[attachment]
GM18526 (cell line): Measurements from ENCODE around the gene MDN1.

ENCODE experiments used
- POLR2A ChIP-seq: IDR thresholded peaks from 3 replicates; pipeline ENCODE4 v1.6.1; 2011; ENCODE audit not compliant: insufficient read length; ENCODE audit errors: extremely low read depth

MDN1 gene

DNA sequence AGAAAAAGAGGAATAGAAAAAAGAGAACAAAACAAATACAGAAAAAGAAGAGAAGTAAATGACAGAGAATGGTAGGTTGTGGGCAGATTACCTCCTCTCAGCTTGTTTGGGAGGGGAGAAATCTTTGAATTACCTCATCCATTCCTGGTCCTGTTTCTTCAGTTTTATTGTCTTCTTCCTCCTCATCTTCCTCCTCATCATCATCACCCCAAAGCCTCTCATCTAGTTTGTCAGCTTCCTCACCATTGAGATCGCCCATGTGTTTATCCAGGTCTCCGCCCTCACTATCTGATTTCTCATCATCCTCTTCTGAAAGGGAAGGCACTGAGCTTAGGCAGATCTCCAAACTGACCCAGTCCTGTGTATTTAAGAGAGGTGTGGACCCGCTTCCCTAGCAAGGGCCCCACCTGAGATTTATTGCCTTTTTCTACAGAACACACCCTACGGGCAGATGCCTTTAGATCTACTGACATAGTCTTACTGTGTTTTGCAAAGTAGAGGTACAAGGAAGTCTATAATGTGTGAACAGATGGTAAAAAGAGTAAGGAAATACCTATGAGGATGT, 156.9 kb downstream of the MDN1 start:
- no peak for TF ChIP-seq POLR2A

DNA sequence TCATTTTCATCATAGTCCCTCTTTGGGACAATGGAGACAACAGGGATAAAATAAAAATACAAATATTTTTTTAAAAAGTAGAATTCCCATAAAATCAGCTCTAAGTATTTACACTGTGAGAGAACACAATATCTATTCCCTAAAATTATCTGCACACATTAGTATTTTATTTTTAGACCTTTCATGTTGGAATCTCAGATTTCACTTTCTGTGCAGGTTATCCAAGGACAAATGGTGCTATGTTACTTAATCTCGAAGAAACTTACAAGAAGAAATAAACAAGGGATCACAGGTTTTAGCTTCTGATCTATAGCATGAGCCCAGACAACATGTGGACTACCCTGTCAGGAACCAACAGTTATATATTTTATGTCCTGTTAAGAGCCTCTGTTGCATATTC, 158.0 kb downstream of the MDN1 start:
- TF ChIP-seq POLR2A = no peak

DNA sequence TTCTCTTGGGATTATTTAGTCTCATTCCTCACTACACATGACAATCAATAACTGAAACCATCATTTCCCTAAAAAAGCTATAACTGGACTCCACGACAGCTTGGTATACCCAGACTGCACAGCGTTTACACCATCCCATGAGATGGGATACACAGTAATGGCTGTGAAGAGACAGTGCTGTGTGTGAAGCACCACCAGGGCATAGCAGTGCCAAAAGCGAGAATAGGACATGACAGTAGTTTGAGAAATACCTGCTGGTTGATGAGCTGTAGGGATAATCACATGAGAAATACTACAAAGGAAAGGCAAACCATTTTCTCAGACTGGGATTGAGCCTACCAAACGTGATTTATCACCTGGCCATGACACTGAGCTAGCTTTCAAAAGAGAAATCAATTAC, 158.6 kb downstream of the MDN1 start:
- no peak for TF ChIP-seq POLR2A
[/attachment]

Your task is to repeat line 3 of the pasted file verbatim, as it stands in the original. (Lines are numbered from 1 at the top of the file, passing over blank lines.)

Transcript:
- POLR2A ChIP-seq: IDR thresholded peaks from 3 replicates; pipeline ENCODE4 v1.6.1; 2011; ENCODE audit not compliant: insufficient read length; ENCODE audit errors: extremely low read depth